I am trying to understand the statement of the conjectures of Deligne on special values of certain $L$-functions, from his article titled, "Valuers de Fonctions L et periodes d'integrales" which appeared in Proc. of Symposia in Pure Math., 33, (1979), Part 2, 313-346.

In section 1 he makes the conjectures for a motive $M$ defined over $\mathbb{Q}$. He begins by assuming that the $\ell$-adic realizations of $M$, $H_l(M)$ form a strictly compatible system of $\ell$-adic representations. The fact that he assumes this is the reason I am asking this question, since I would have thought that this would always be the case.

If I understand correctly, the assumption that, the $\ell$-adic realizations of $M$, $H_l(M)$ form a strictly compatible system of $\ell$-adic representations, means the following: There is a finite set of primes in $\mathbb{Q}$, say $S$, such that

  1. for each $p\notin S$ and $\ell\neq p$ the representation $\rho_\ell:G_\mathbb{Q}\to GL(H_{\ell}(M))$ is unramified at $p$,
  2. Because of (1) we can consider the characteristic polynomial of the geometric Frobenius. This polynomial should have coefficients in $\mathbb{Q}$ (apriori, this is a polynomial with coefficients in $\mathbb{Q}_\ell$),
  3. For $p\notin S$, the polynomial we get in (2) should be independent of $\ell$.

Now suppose $M$ were the motive $h^i(A)=(A,\pi_i,0)$, where $A$ is an abelian variety defined over $\mathbb{Q}$, and the $\ell$-adic realization of $h^i(A)$ is $H^i_\ell(A;\mathbb{Q}_\ell)$. Let $S$ be the set of primes where $A$ does not have good reduction. Then the $\ell$-adic realizations of $M$ form a strictly compatible system of $\ell$-adic representations (condition (1) holds since good reduction implies unramified, condition (2) and (3) would hold because of the Weil conjectures, I hope I'm correct). I would have thought that for pure motives (as in Scholl's article titled, "Classical motives") the same conclusion would hold. Is this true?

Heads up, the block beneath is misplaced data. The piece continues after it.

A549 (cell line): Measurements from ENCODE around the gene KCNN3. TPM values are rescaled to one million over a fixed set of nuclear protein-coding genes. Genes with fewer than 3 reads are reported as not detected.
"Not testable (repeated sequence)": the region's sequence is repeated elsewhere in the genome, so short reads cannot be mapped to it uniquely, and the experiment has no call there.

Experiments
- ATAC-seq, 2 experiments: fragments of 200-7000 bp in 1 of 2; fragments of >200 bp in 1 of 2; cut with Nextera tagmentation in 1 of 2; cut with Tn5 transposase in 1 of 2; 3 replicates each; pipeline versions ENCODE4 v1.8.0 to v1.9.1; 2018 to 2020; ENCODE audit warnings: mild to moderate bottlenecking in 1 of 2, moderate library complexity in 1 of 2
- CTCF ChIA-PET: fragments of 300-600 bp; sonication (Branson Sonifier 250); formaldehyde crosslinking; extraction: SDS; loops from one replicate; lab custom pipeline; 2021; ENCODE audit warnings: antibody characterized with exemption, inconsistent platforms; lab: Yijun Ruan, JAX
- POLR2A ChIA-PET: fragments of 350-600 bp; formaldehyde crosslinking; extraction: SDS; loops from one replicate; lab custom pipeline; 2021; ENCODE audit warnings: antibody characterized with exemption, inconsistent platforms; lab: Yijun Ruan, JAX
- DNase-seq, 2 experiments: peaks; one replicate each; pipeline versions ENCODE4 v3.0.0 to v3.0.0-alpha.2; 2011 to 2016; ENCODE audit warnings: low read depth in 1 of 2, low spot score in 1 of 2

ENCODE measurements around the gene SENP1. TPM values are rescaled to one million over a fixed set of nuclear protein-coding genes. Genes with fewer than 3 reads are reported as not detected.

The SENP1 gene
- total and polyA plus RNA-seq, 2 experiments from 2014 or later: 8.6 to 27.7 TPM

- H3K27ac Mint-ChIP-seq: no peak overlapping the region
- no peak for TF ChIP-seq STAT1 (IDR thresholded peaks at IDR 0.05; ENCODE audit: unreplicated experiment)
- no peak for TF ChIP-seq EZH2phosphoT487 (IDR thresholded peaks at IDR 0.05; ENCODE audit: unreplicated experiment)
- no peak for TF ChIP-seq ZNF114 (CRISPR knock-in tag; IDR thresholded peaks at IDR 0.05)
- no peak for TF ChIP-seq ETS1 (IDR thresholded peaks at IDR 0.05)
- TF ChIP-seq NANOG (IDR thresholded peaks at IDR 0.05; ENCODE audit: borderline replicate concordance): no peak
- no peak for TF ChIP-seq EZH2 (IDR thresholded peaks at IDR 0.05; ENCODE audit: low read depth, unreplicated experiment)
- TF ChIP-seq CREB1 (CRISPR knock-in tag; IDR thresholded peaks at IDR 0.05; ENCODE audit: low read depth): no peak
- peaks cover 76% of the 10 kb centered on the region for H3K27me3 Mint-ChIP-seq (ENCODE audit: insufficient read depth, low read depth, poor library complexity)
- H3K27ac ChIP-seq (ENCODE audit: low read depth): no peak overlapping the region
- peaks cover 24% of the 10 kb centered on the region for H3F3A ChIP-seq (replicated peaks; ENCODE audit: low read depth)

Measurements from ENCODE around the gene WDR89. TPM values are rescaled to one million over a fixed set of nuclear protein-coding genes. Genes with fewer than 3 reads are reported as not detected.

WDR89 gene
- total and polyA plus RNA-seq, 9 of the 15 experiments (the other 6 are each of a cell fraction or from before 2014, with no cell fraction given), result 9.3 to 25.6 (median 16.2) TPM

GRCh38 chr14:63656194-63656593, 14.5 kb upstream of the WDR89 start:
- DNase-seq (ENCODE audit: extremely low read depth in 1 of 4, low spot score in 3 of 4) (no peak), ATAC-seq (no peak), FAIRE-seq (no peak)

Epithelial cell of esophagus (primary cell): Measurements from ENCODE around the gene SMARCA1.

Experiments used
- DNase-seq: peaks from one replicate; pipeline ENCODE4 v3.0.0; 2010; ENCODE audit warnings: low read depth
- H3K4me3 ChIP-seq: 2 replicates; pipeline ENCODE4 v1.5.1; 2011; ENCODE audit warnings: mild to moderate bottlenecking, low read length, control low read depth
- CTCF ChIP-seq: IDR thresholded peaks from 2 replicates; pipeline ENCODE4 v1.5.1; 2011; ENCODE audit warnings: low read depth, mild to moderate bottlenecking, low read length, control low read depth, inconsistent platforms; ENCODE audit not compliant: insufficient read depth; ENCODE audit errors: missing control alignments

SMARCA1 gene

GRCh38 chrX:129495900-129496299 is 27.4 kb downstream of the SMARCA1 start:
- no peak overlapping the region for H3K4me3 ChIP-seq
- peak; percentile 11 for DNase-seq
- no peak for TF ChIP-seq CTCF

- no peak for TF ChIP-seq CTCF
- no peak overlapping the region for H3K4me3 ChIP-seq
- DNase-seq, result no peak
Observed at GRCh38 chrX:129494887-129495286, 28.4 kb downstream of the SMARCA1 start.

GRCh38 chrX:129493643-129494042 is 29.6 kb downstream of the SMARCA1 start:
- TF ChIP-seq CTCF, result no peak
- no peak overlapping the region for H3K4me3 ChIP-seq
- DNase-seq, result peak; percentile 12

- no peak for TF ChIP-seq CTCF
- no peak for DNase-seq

Having written the above question I realize that Deligne uses the notion of absolute Hodge cycles to define motives in this article. Perhaps this is what is causing the problem. Can someone shed some light on this matter. Thanks in advance.

EDIT: From pondering over the comment by Eric and the answer by Will, I realize that it is not clear to me why the Frobenius should act on the cohomology $H_\ell(M)$. Let $M=(X,\pi,0)$ be a pure motive as in Scholl's article, and for simplicity let us also assume that it is homogeneous; I mean that the Hodge realization has only one weight. The situation I have in mind is one in which $M$ cuts out a piece from the cohomology $H^i_\ell(\bar{X},\mathbb{Q}_\ell)$. If $p$ is a prime at which $X$ has good reduction then the Galois representation $H^i_\ell(\bar{X},\mathbb{Q}_\ell)$ is unramified and so we can choose 'a' Frobenius endomorphism $$Frob_p:H^i_\ell(\bar{X},\mathbb{Q}_\ell)\to H^i_\ell(\bar{X},\mathbb{Q}_\ell)$$ If $H^i_\ell(M)$ denotes the image of the action of the projector $\pi$ on the cohomology, then I see no reason why our choice of $Frob_p$ should preserve this subspace. Is this clear? Yes it is, as pointed out by Will in the comments to his answer.

  • 2